The fourth is freedom from fear–which, translated into world terms, means a world-wide reduction of armaments to such a point and in such a thorough fashion that no nation will be in a position to commit an act of physical aggression against any neighbor–anywhere in the world.

    That is no vision of a distant millennium. It is a definite basis for a kind of world attainable in our own time and generation. …”

    We have failed that great president in our own time.

    Everywhere there is no freedom from want; people are starving and we, the largest breadbasket in the World will not provide them with food.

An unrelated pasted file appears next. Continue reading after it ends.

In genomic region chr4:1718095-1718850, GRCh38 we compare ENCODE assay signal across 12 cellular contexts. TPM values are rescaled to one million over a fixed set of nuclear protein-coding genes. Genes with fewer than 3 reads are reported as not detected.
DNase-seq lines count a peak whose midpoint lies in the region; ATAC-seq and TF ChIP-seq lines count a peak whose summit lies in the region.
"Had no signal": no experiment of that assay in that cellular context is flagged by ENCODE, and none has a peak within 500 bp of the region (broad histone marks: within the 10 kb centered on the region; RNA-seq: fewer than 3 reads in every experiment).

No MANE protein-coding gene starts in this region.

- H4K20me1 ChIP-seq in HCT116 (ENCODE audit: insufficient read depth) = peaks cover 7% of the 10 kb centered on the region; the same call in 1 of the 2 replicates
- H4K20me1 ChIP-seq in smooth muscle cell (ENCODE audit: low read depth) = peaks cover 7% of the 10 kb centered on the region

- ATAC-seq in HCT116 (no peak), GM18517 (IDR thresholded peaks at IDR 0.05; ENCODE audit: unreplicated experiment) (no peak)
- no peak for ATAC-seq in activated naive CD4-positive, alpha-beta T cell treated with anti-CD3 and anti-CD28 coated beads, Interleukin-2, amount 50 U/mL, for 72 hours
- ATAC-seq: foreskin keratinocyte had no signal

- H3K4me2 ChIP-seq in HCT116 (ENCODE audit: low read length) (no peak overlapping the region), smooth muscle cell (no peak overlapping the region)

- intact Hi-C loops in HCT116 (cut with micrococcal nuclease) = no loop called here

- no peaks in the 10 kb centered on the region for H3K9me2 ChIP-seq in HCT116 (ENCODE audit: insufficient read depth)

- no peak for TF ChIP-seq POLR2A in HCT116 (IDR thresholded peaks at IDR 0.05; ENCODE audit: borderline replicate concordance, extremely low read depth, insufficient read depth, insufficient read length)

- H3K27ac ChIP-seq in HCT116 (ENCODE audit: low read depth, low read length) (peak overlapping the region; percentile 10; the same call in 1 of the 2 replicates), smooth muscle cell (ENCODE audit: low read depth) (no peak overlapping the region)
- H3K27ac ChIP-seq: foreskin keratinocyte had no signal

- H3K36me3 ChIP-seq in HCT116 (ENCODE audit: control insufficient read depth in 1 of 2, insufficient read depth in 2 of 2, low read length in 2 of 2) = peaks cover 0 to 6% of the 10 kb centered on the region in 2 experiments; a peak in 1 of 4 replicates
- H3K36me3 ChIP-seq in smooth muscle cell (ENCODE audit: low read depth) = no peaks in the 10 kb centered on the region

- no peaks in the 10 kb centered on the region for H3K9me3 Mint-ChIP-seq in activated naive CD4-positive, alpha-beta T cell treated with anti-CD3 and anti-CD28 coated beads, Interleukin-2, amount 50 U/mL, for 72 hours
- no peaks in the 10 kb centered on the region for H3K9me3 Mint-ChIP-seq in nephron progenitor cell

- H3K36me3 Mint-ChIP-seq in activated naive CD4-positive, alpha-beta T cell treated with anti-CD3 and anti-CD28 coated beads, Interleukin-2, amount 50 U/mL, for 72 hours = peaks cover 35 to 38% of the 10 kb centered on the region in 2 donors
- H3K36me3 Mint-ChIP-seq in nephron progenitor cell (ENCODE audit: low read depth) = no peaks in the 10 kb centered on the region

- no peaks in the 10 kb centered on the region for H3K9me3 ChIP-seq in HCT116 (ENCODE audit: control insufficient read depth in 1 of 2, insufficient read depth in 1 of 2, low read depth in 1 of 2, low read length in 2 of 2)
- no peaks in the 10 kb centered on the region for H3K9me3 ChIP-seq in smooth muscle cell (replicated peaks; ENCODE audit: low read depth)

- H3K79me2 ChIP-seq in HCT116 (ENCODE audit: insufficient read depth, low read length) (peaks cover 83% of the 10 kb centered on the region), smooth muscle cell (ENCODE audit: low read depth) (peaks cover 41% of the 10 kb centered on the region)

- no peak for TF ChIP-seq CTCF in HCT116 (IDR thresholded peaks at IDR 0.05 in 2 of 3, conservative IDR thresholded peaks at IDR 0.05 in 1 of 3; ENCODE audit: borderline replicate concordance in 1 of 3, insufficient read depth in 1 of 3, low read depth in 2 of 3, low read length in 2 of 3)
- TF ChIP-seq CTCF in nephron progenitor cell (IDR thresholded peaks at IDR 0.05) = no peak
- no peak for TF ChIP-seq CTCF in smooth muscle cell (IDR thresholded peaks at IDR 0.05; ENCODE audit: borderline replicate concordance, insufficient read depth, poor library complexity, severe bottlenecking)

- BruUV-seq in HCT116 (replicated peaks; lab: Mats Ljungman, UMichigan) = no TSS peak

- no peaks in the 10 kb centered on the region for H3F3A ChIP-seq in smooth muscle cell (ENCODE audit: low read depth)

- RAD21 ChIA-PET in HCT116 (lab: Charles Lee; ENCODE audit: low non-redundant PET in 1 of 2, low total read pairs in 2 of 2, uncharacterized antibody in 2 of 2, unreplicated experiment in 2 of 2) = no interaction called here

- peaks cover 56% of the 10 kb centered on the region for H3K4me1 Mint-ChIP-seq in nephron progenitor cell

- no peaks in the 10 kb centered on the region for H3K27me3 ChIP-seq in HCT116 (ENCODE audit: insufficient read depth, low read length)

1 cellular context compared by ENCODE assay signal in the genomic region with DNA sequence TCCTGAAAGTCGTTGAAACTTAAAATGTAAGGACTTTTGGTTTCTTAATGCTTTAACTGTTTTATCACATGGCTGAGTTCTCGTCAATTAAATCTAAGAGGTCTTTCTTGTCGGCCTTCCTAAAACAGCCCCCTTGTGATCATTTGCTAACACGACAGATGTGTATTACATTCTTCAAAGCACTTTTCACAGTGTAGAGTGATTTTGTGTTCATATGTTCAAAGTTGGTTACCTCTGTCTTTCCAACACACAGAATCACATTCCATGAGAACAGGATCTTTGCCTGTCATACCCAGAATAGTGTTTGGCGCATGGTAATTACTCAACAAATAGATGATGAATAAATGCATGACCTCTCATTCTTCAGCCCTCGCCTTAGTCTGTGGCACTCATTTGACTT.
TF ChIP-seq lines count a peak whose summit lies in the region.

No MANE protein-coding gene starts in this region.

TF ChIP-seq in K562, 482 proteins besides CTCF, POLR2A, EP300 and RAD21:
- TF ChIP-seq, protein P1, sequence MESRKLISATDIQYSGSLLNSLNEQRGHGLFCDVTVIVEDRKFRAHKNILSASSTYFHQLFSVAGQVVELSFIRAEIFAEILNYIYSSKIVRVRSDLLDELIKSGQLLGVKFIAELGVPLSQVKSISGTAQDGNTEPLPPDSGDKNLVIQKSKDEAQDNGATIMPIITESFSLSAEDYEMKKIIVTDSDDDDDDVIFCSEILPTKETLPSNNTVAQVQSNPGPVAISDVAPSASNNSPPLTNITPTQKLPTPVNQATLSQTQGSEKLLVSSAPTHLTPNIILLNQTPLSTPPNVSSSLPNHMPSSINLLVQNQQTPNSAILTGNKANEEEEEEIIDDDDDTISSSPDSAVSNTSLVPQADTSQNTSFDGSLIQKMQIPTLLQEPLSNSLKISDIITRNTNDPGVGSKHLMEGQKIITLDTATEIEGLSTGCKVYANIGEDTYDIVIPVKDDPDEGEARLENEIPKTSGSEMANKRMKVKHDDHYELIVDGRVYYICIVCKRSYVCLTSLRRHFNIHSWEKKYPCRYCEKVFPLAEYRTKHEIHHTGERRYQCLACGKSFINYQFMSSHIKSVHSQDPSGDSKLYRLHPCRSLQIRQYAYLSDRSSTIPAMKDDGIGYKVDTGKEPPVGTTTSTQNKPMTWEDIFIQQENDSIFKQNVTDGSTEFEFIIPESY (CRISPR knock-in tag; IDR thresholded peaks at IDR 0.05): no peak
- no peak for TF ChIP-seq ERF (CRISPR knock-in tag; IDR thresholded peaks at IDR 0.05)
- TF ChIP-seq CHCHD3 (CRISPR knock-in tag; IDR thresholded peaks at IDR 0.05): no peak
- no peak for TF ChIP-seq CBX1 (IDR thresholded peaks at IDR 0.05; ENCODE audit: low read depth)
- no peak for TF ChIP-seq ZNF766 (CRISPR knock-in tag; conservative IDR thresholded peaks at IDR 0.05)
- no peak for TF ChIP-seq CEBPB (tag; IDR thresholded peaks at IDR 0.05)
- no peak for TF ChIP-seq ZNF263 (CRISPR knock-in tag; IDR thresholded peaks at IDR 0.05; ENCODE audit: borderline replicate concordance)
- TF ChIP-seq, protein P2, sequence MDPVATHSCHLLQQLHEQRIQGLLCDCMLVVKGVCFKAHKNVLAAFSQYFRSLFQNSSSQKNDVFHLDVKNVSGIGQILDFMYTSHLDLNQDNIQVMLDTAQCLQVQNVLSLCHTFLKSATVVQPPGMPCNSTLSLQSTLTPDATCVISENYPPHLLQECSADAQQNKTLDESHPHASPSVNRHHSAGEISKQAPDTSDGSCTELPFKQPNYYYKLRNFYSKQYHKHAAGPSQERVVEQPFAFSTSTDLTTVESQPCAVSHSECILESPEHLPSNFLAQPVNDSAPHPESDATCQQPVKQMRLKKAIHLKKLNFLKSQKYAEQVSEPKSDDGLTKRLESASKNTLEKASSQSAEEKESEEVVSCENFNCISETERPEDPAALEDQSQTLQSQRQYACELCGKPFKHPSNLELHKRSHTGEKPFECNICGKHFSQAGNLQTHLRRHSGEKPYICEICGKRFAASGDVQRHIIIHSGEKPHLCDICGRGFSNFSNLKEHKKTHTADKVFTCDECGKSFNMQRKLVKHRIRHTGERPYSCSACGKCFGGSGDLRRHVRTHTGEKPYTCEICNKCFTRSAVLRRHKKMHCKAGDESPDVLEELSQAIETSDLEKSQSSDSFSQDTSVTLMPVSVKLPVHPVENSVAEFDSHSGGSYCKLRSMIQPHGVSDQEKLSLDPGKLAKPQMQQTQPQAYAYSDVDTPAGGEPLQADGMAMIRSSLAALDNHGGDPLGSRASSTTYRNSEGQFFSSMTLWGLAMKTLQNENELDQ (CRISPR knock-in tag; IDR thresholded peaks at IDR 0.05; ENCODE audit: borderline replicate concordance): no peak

Everywhere people are in fear, in Iraq, in Kenya, in Somalia, in China, and countless other places.

    In Russia and China and in so many other places there is no freedom of Speech of speech and expression.

    And there is no freedom of religion anywhere in the Middle East except for one despised little sliver of land, and little of it in places like China.

    We are surely a failure as a World leader, but perhaps things will change.

  11. Josh Friedlander
    March 19th, 2008 @

    It was not easy to move. I did a screen capture of the wikipedia page, then pasted that image into a graphic editing program and cropped it so that I was left with only the chart. Then I had to upload the chart to our site, create a link and past that link into the comments section, which I think only editors can do. Pain in da but.